John Bump, 24, of Beacon, a member of Company L of Newburgh, was killed in action on Sept. 29, 1918, in France. He was the son of Mr. and Mrs. Frank Bump.
His mother was officially informed of his death on Dec. 2 but had earlier received a letter from Raymond Lord and John Flynn, who said they had been with her son when he was mortally wounded by enemy fire.
John was a member of St. Luke’s Episcopal Church in Beacon. Before entering the service, he was employed at the Schrader Hat Works. Besides his parents, he was survived by his sisters, Marion, Anna, Mrs. Jay Tompkins and Mrs. Abraham Askert, and a brother, Andrew, all of Beacon.
Pvt. 1st Class Pasquale Salese of Beacon, who served with Company A of the 307th Infantry, died of pneumonia on March 19, 1919, at Camp Upton on Long Island. A few months into his European service, the West Center Street resident was badly gassed and sent home.
He was survived by his father and two sisters in Maschito, Italy, as well as three brothers and a sister in Beacon: Mrs. Oscar Astone, Joseph Salese, John Salese and Anthony Salese. About six weeks before his death, as he prepared to relocate to Palm Beach, Florida, for his recovery, he visited Beacon to see his siblings and friends.
1st Lt. Henry I. Idema, of Austin, Texas, and formerly of Beacon, died Sept. 16, 1943, the day after his 28th birthday, during combat in the India-China theater. He was the son of Mr. and Mrs. Peter Idema of Masters Place and the husband of the former Margaret Brokerson.
After enlisting in the Army Air Corps, Lt. Idema was trained at several fields, graduating as a pilot and receiving his commission at Ellingtown Field in Texas. In July he was ordered to India, where his family was told he was assigned to pilot transport planes over the Himalaya Mountains to China, carrying supplies to the Chinese army. Lt. and Mrs. Idema were married in June 1943 in Texas. Shortly afterward, they visited Beacon, which was Lt. Idema’s last trip home before going overseas. He was widely known in sport circles, particularly as a swimmer.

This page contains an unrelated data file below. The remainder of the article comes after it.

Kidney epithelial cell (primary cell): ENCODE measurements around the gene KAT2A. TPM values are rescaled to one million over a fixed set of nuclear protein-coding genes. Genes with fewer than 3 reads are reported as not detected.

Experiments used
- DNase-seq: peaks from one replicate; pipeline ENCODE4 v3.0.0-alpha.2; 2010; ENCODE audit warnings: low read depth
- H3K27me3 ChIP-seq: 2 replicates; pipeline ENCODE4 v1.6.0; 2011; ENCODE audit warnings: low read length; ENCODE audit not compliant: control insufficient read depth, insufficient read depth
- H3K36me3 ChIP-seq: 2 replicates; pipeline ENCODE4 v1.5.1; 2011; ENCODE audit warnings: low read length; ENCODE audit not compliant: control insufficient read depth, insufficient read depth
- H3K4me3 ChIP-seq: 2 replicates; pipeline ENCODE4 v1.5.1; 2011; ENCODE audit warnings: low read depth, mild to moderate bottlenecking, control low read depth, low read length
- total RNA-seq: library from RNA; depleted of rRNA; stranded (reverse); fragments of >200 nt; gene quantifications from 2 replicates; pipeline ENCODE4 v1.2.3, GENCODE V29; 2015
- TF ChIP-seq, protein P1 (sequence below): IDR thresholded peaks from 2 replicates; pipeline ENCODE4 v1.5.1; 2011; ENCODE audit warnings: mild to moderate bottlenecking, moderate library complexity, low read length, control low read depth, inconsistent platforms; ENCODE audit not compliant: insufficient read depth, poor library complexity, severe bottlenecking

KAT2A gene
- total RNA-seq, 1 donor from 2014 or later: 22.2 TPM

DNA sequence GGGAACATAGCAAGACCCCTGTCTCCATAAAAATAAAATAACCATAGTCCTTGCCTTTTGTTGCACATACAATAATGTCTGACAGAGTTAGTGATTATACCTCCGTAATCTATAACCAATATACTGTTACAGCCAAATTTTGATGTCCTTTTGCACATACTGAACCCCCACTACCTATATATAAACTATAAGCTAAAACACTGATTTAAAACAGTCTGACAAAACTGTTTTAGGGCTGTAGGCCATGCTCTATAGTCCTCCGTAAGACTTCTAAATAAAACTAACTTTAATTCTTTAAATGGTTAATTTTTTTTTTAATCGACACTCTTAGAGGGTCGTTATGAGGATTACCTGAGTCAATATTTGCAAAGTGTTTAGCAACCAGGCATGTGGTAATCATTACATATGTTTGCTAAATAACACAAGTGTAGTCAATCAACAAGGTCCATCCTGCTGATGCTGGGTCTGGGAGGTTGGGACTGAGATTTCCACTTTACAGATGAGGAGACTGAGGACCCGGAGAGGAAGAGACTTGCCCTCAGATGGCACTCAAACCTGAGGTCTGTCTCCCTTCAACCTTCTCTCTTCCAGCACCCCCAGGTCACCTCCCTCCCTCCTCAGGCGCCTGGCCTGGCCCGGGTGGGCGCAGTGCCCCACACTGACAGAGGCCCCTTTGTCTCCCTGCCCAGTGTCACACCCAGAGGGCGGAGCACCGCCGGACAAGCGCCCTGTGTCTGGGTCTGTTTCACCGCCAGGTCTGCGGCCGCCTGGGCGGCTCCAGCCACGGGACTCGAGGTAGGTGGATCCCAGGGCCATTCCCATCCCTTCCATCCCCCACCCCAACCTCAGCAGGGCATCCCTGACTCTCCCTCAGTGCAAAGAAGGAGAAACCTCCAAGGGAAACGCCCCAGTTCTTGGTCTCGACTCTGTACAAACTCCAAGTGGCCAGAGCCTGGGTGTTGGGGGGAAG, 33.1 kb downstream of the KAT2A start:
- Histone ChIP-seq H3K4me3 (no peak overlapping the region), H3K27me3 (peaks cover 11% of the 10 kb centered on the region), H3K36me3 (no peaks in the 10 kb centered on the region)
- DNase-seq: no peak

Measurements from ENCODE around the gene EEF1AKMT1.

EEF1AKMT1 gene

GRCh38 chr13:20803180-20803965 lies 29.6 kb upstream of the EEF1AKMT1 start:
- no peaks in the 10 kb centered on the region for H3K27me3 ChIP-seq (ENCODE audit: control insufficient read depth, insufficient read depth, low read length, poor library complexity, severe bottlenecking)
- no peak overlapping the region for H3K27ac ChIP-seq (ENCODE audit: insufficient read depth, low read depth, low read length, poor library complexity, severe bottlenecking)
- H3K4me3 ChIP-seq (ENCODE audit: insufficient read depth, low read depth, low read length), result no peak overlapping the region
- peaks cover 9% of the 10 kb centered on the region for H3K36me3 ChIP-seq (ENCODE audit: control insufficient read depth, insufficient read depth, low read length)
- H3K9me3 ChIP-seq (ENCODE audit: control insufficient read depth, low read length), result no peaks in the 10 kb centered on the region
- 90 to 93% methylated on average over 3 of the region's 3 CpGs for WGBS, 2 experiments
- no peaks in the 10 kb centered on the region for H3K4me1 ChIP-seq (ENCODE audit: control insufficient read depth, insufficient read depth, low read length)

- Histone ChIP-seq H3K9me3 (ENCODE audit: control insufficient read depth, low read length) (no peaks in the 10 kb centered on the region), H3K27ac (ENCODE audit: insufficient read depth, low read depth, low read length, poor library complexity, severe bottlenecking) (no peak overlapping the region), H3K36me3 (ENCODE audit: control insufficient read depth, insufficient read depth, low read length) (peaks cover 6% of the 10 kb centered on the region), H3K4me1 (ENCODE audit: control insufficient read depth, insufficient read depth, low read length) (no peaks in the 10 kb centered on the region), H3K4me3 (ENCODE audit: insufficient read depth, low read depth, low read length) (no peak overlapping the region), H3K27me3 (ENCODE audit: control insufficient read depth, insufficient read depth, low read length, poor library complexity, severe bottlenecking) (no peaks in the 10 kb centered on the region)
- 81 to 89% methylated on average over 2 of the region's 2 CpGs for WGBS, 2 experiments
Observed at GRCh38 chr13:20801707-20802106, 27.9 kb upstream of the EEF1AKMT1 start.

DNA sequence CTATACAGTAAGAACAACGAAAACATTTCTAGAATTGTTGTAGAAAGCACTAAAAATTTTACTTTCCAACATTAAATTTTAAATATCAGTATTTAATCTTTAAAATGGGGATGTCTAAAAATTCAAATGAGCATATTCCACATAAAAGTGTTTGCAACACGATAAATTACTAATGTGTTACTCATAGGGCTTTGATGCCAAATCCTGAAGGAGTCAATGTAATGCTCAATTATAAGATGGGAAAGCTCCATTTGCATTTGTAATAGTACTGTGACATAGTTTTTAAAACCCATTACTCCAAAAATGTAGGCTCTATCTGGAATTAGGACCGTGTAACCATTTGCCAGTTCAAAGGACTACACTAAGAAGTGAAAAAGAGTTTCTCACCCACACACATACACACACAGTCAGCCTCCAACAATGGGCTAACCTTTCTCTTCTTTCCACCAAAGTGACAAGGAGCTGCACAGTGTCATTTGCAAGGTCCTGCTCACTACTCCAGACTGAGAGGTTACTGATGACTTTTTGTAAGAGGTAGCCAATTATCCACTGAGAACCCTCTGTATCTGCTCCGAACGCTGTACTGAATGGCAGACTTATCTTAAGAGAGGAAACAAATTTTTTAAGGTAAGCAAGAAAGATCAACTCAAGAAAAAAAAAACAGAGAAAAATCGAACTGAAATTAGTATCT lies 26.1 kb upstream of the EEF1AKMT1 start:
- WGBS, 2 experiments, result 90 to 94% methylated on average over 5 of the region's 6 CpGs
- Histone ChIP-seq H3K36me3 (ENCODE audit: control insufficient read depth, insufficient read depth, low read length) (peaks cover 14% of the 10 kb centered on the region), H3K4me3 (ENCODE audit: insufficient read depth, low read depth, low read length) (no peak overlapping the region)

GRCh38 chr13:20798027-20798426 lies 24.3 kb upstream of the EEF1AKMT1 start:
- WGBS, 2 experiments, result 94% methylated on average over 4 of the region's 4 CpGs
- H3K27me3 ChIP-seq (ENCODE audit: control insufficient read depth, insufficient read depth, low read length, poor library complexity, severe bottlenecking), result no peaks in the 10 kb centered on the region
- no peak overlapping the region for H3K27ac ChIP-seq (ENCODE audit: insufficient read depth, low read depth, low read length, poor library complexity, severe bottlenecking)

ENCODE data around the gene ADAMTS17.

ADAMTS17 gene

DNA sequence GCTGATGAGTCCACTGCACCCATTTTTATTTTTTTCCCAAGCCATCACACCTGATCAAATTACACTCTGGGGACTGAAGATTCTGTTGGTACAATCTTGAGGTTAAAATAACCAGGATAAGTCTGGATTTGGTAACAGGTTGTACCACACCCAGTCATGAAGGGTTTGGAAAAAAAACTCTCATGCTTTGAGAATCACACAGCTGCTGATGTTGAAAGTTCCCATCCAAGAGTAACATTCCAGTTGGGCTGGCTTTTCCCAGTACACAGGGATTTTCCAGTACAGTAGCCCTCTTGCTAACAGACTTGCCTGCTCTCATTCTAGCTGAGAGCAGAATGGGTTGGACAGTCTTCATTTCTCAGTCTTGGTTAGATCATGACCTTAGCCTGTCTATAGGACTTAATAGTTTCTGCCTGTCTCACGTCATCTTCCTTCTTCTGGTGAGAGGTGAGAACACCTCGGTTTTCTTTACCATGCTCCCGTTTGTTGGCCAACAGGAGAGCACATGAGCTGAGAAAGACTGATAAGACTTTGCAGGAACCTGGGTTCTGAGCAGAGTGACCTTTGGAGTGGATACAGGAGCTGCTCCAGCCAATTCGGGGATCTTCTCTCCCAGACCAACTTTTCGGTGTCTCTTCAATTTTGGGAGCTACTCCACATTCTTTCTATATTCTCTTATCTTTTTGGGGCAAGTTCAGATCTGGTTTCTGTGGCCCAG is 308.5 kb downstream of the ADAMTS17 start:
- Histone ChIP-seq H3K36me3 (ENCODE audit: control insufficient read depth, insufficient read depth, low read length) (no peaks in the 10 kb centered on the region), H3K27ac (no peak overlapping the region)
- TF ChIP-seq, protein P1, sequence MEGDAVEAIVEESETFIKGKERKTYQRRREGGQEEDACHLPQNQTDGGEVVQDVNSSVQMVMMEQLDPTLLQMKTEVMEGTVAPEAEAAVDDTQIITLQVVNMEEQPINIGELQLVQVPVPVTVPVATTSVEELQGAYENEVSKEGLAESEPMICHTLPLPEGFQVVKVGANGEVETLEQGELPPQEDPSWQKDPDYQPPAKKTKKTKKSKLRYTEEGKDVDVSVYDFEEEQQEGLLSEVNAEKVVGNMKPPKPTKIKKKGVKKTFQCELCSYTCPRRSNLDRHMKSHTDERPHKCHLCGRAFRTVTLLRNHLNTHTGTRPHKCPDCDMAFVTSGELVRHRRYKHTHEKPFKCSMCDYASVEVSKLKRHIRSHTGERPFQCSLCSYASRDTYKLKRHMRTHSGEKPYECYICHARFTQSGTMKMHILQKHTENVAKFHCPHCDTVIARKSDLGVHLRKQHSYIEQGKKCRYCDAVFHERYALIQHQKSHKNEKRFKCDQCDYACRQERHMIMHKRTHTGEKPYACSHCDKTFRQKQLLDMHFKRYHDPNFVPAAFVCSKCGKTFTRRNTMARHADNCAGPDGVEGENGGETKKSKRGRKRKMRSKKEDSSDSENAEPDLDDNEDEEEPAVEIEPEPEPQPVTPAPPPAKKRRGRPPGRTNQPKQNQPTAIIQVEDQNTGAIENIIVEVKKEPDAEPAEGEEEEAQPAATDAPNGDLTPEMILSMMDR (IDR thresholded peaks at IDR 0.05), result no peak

Lt. Martin Adams, 25, who piloted a P-47 Thunderbolt, died on Aug. 27, 1944, in combat over France.
Born April 22, 1919, he was the eldest son of Mr. and Mrs. Edward Adams of Pearl Street in Nelsonville. A 1936 graduate of Haldane High School, where he played football, he attended Syracuse University for a year and was a member of the Philipstown Lodge of Masons and the Nelsonville Fire Department.
He entered the service on Dec. 5, 1942, and trained at Napier Field in Alabama before being sent overseas five months before his death.
Lt. Adams was survived by his wife, Glyn (Halveston) Adams, and two brothers, Staff Sgt. Ray Adams, who was serving in France, and Pvt. Robert Adams, in New Guinea. His family later erected a war memorial in Nelsonville at the corner of Adams Avenue and Division Street.
Pfc. Walter Glanville, 20, of Main Street in Cold Spring, a paratrooper, died Sept. 12, 1944, during combat in Belgium. He was the son of Mr. and Mrs. William Glanville.
The 1943 Haldane High School graduate was working as an auto mechanic in Beacon when he enlisted. He wrote his parents in December 1943 to say he had safely arrived in England. A funeral service organized by the Veterans’ Organization of Philipstown was held nearly five years later, in April 1949, followed by interment at Cold Spring Cemetery.
Paul Facteau / Raymond Detweiller
Lt. Paul Facteau and Staff Sgt. Raymond Detweiller, both Beacon residents and members of the same B-17 Flying Fortress crew, died on March 23, 1945, in the English Channel.
Facteau, the navigator, was the son of Capt. and Mrs. Henry Facteau of Castle Point and the husband of Joan Facteau of South Walnut Street. Detweiller, the engineer-gunner, was the son of Mr. and Mrs. Raymond Detweiller of Judson Street.
Sgt. Terrance E. O’Neill, 21, of Beacon, died in combat in Vietnam on May 23, 1968. He was the son of Donald and Alicia (Callahan) O’Neill of North Cedar Street. Before entering the service on Sept. 13, 1966, he had been employed at IBM in East Fishkill.
Besides his mother, he was survived by his siblings, Nancy O’Neill and Donald J. O’Neill Jr. Services were held June 3 at the John J. Halvey Funeral Home and St. John’s Church, followed by interment with military honors at St. Joachim’s Cemetery.
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